Massage

Massage for Arthritis

massage-300x200by Jeanne Mancinelli, RN, LMT

Massage is often used to relieve common symptoms of arthritis by helping to reduce pain and stiffness, easing anxiety, improving range of motion in joints, and helping to promote restful sleep. People who experience the chronic symptoms of arthritis may consider using massage therapy regularly and even daily self-massage to help manage the joint pain and stiffness or help promote better sleep.

Massage is an ancient form of pain and stress relief that usually involves physical manipulation of the muscles as well as relaxation techniques. Swedish massage, the most common type of massage utilized for this, involves long fluid stroking of muscles and tissues to reduce soreness and stiffness in muscles and joints, reduce anxiety, and improve circulation. The therapist may utilize heat and cold applications to the muscles and joints. Certain essential oils may also be employed to relax the muscles or ease joint pain.

Be sure to tell your massage therapist that you have arthritis and point out the affected joints prior to the start of the session.  During the massage, the therapist should check in frequently with you to determine if the pressure is within your comfort range. If it is not, be sure to tell  them immediately.

Performing self massage can help manage muscle and joint pain between massage sessions. If done daily, you may be able to lengthen the time between massage sessions. Inform your therapist if you are interested in learning self massage. It is not difficult to learn and can be incorporated in your appointment. Before getting any type of massage, it is always best to consult your physician if massage is safe for your arthritis or any other health conditions you may have.

Call Jeanne Mancinelli today at 610-393-9676 for you FREE consultation!!!

Too Busy to Relax?

massage-300x200by Jeanne Mancinelli, RN, LMT

Busy-ness is the trend these days. People carry over-packed schedules like winning trophies. I’m SO busy at work! How do you have time to do that? I’m too busy to read/watch TV/exercise/do anything fun. I can’t get monthly massages I have too much to DO!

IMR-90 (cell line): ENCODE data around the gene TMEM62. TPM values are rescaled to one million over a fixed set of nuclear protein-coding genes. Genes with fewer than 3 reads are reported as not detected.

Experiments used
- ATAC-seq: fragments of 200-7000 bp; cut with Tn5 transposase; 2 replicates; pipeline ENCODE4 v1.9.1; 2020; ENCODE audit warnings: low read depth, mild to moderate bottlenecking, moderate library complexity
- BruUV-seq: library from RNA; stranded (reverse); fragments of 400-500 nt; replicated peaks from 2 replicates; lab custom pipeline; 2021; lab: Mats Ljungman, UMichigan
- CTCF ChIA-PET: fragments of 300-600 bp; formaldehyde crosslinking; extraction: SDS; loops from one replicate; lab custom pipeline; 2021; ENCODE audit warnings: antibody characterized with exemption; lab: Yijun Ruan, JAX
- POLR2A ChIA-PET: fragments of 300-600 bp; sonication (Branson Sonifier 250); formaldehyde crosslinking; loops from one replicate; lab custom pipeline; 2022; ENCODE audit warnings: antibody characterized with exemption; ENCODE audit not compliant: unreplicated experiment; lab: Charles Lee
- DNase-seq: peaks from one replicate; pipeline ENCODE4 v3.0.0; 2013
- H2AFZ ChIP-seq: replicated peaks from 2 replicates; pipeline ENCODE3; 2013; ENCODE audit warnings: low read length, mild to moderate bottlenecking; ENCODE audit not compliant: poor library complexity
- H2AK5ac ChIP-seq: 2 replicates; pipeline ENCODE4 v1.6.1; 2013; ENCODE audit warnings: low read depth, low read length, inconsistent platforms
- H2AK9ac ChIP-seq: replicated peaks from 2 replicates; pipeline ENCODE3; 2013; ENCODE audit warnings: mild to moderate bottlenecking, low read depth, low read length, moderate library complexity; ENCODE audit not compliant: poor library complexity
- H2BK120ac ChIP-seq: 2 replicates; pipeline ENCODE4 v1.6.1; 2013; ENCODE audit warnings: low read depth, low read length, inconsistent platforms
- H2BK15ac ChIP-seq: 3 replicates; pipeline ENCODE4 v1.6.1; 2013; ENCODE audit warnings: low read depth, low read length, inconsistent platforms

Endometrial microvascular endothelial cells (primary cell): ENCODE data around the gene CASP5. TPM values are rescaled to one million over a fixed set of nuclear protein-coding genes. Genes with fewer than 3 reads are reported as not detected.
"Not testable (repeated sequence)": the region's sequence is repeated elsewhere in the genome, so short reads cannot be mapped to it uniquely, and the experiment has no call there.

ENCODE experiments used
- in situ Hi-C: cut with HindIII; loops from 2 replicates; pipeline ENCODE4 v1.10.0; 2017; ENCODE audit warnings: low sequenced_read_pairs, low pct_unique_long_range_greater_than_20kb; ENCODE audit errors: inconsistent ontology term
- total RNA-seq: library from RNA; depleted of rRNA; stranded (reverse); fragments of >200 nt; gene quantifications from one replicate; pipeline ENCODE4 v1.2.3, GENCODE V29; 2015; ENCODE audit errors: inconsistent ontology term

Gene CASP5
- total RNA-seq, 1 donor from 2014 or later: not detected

Too much “busy” could be making you tired, sick, and probably cranky.

When do you relax? RELAX. “Relaxation” is a word we hear often, but don’t know always know what it means. Here, I’ve compiled some options for you.

re·lax  verb \ri-ˈlaks\

1: the state of being free from tension or anxiety.

2: a way to rest and enjoy yourself

3: recreation or rest, especially after a period of work.

4: the loss of tension in a part of the body, especially in a muscle when it ceases to contract.

5: something that you do to stop feeling nervous, worried, etc.

More importantly, what does relaxation mean to you? 

If you’re not a “hot bath and good book” kind of person, you probably cringe at Calgon commercials and spa photos of people with stones piled on their backs. But here’s the beauty: You can make your own definition of relaxation.

It’s your job to figure out what you enjoy doing, what makes you smile, and what makes you feel like you are a hundred miles from work or home jobs?

Then, make time for that. 

You have a schedule. Write in special time for a hobby, a nap, massage, your favorite show, a weekend getaway, a new class, ANY thing you enjoy can be relaxing.

Need someone to give you a reason? Want permission?

August 15 is National Day of Relaxation. Yes, it’s a thing! And it’s just begging for celebration.

Here are some ideas:

  • Spend part of the day alone.
  • Spend part of the day with your family, doing ONLY fun stuff.
  • Meditate
  • Devote time to your hobby.
  • Sleep in. Or get up extra early. Whichever excites you!
  • Arrange for take-out or pre-cooked meals all day.
  • Schedule a massage! (My personal favorite.)

Call Jeanne Mancinelli LMT to schedule 610-393-9676.

If you’ve always wanted a day to “not leave the house” today’s the day! Wake when you wish, eat when you’re hungry, stay in your jammies and read a book.

Taking care of you is important. And, self-care puts you in a better frame of mind to take care of the people who depend on you. So find the thing that mellows you out, and make it happen!

 

Keeping Your Inner Well from Running Dry

Close-up of a young woman receiving back massage at spa

by Jeanne Mancinelli, RN, LMT, Reiki Practitioner

Constantly giving to family, friends, job, life events all help to drain your energy. When the inner well is full, we are able to give as the situation needs. If these events or situations begin to drain our energy and we do not take the time to replenish our supply, then we run into trouble.

As the body approaches this level, it begins to send out warning signals. These can include:

  • Fatigue
  • Poor quality of sleep
  • Feeling “down”
  • Irritable, Etc.

Now we are entering a “dis-ease” state. If left unchecked, it will spiral downward and become more systemic. You may experience: